Hektor is a robot that quite cleverly spraypaints huge facsimiles of the images or text that you feed it onto any flat surface that you put in front of it. Sorry, it’s not available for retail sale just yet, if ever, but the site’s text, images, and video are just fascinating for aspiring robot geeks. Via Gizmodo.
Check out this cool little app called BlueControl that allows you to configure different programs on your PC to be controlled from a Bluetooth enabled phone such as the Sony Ericsson T68 or T610. It’s so flexible it can actually be set up to use the joystick on one of these phones as a joystick for the PC, including for controlling Lego Mindstorms creations.
The Toyota Prius, the Hollywood darling hybrid car, has become the first car to offer robotic self-driving — but only in a limited sense. For an extra $2200, the Japanese version of the Prius can be outfitted with steering motors, sensors and computers that allow the Prius to parallel-park itself. It works by taking a picture of the parking space, then getting some user input about how to place the car within the space. The car then takes over and puts the car in the space efficiently and quickly, though it still relies on the driver to make sure nothing gets run over in the process. This is a really boon to people who have problems parallel parking, as well as to all other drivers who have ever sat behind a person who is trying to fit in too small a space. It also works with too-narrow garage spaces, and can actually remember where in your garage you like to place your vehicle. While the high-tech hybrid is a natural choice to first offer this option, a better choice might have been to offer it in one of those monster SUVs that never seem to be able to park anywhere.
White Box Robotics has an amazing robot platform coming out this summer (hopefully) called the 912. It runs on a mini-itx PC board running Windows XP, can be outfitted with an internal 5″ lcd screen and head-mounted display, and can be programmed to follow you around playing MP3s. Pictured is the “security bot” model. Price of the base model should be “about the same as a decent PC” which means probably between $2000 and $3000.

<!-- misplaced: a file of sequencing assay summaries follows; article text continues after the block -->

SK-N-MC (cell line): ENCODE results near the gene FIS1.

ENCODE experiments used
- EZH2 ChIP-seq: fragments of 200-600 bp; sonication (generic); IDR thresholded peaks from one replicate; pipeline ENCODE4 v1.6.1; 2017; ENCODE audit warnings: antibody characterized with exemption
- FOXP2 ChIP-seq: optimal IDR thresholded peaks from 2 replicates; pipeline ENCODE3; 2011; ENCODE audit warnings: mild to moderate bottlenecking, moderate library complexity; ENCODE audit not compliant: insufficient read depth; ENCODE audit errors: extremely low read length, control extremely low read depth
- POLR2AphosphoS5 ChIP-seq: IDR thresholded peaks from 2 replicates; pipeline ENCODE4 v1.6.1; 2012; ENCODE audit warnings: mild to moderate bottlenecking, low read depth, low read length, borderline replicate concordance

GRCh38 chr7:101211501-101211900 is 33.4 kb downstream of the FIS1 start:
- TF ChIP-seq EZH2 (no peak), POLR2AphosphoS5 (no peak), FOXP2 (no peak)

We reported on Darpa’s Grand Challenge back in January and now Carnegie Mellon’s Red Team has announced that they are entering the robotic race from Los Angeles to Las Vegas. Their robot is based on a diesel-powered Hummer and includes a variety of sensors and systems to help it navigate the course.
The Tokyo robot show, sponsored by Honda, has 7 pages of pics of the latest innovations in robotics, including humanoids, industrial robotic arms, remote-controlled fighting robots, and even one that seems to have interchangable heads — one for use with the kids and others for frightening neighbors (pictured). There’s also a few entertainment robots, including a life-like female “actroid” and a few silly looking kabuki-bots.
Looks like Mark Tilden was spotted at the Vegas Comdex 2003.
An entire chapter of my book Absolute Beginner’s Guide to Building Robots is now available on InformIT. Called Robot’s Rules of Order, it is a collection of laws, maxims, words o’ wisdom, and rules of thumb used by robot thinkerers and tinkerers of all stripes. Also includes a section called "Rules for Roboticists," tips and working principles to keep in mind while building your own bots.
“Massachusetts Institute of Technology researchers have crossed a robotic arm with the bottom half of a Segway to make a robot named Cardea that can traverse hallways and push open doors.
Cardea, named after the Roman goddess of thresholds and door pivots, is the one-armed first prototype of a robot designed to have three arms and the ability to safely interact with humans at eye level.” – Technology Review
There are a lot of great robot news and information websites out there, but most are targeted at hobbyists. A new site, called Robotic Trends, is geared (no pun intended) more towards the business world and the developmental trends shaping the future of the robotics industry.
The site is divided into a number of sub-sections (Personal Robotics, Service Robotics, Security and Defense, etc.). There are articles, opinion pieces, vendor profiles, conference announcements, a news feed, and more. One thing they do which I really like is to summarize many of the articles with their opinion about what is significant about the idea or trend being discussed.
Definitely worth putting on your radar if you’re interested in robots.